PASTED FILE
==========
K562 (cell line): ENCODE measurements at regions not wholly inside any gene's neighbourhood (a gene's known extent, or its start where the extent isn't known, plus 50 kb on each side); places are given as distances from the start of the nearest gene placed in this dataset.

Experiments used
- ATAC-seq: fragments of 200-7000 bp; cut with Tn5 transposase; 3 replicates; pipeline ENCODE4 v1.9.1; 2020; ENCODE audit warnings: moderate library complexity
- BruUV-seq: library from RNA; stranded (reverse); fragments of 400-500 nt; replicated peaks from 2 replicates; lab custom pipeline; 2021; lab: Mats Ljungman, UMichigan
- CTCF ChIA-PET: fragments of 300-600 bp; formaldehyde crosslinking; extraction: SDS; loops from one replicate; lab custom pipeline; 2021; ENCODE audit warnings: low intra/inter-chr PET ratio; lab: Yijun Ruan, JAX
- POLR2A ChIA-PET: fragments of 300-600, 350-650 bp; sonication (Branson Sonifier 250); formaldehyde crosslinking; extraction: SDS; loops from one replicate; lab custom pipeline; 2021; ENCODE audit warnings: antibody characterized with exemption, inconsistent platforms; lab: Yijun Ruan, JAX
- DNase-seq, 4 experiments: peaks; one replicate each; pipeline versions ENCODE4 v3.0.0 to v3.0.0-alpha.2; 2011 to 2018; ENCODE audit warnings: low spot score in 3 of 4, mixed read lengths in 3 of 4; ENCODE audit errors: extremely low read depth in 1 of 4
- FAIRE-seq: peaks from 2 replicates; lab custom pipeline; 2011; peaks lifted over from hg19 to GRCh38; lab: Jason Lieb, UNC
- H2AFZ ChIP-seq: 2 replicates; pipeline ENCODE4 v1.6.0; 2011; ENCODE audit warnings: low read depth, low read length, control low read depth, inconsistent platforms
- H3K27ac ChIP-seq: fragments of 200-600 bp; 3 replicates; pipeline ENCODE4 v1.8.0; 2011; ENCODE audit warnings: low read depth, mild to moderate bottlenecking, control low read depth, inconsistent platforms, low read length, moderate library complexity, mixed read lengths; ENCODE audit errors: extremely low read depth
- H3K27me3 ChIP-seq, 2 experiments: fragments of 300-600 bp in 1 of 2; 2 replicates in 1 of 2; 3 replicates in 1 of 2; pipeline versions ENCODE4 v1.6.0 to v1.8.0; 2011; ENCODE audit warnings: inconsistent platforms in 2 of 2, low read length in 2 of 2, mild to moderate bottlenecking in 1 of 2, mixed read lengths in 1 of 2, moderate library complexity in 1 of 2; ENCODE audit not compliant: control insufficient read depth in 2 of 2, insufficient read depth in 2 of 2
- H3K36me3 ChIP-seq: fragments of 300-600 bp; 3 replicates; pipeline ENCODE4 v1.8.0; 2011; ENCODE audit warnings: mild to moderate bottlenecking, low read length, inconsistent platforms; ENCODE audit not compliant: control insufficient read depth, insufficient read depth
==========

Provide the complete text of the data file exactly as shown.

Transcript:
K562 (cell line): ENCODE measurements at regions not wholly inside any gene's neighbourhood (a gene's known extent, or its start where the extent isn't known, plus 50 kb on each side); places are given as distances from the start of the nearest gene placed in this dataset.

Experiments used
- ATAC-seq: fragments of 200-7000 bp; cut with Tn5 transposase; 3 replicates; pipeline ENCODE4 v1.9.1; 2020; ENCODE audit warnings: moderate library complexity
- BruUV-seq: library from RNA; stranded (reverse); fragments of 400-500 nt; replicated peaks from 2 replicates; lab custom pipeline; 2021; lab: Mats Ljungman, UMichigan
- CTCF ChIA-PET: fragments of 300-600 bp; formaldehyde crosslinking; extraction: SDS; loops from one replicate; lab custom pipeline; 2021; ENCODE audit warnings: low intra/inter-chr PET ratio; lab: Yijun Ruan, JAX
- POLR2A ChIA-PET: fragments of 300-600, 350-650 bp; sonication (Branson Sonifier 250); formaldehyde crosslinking; extraction: SDS; loops from one replicate; lab custom pipeline; 2021; ENCODE audit warnings: antibody characterized with exemption, inconsistent platforms; lab: Yijun Ruan, JAX
- DNase-seq, 4 experiments: peaks; one replicate each; pipeline versions ENCODE4 v3.0.0 to v3.0.0-alpha.2; 2011 to 2018; ENCODE audit warnings: low spot score in 3 of 4, mixed read lengths in 3 of 4; ENCODE audit errors: extremely low read depth in 1 of 4
- FAIRE-seq: peaks from 2 replicates; lab custom pipeline; 2011; peaks lifted over from hg19 to GRCh38; lab: Jason Lieb, UNC
- H2AFZ ChIP-seq: 2 replicates; pipeline ENCODE4 v1.6.0; 2011; ENCODE audit warnings: low read depth, low read length, control low read depth, inconsistent platforms
- H3K27ac ChIP-seq: fragments of 200-600 bp; 3 replicates; pipeline ENCODE4 v1.8.0; 2011; ENCODE audit warnings: low read depth, mild to moderate bottlenecking, control low read depth, inconsistent platforms, low read length, moderate library complexity, mixed read lengths; ENCODE audit errors: extremely low read depth
- H3K27me3 ChIP-seq, 2 experiments: fragments of 300-600 bp in 1 of 2; 2 replicates in 1 of 2; 3 replicates in 1 of 2; pipeline versions ENCODE4 v1.6.0 to v1.8.0; 2011; ENCODE audit warnings: inconsistent platforms in 2 of 2, low read length in 2 of 2, mild to moderate bottlenecking in 1 of 2, mixed read lengths in 1 of 2, moderate library complexity in 1 of 2; ENCODE audit not compliant: control insufficient read depth in 2 of 2, insufficient read depth in 2 of 2
- H3K36me3 ChIP-seq: fragments of 300-600 bp; 3 replicates; pipeline ENCODE4 v1.8.0; 2011; ENCODE audit warnings: mild to moderate bottlenecking, low read length, inconsistent platforms; ENCODE audit not compliant: control insufficient read depth, insufficient read depth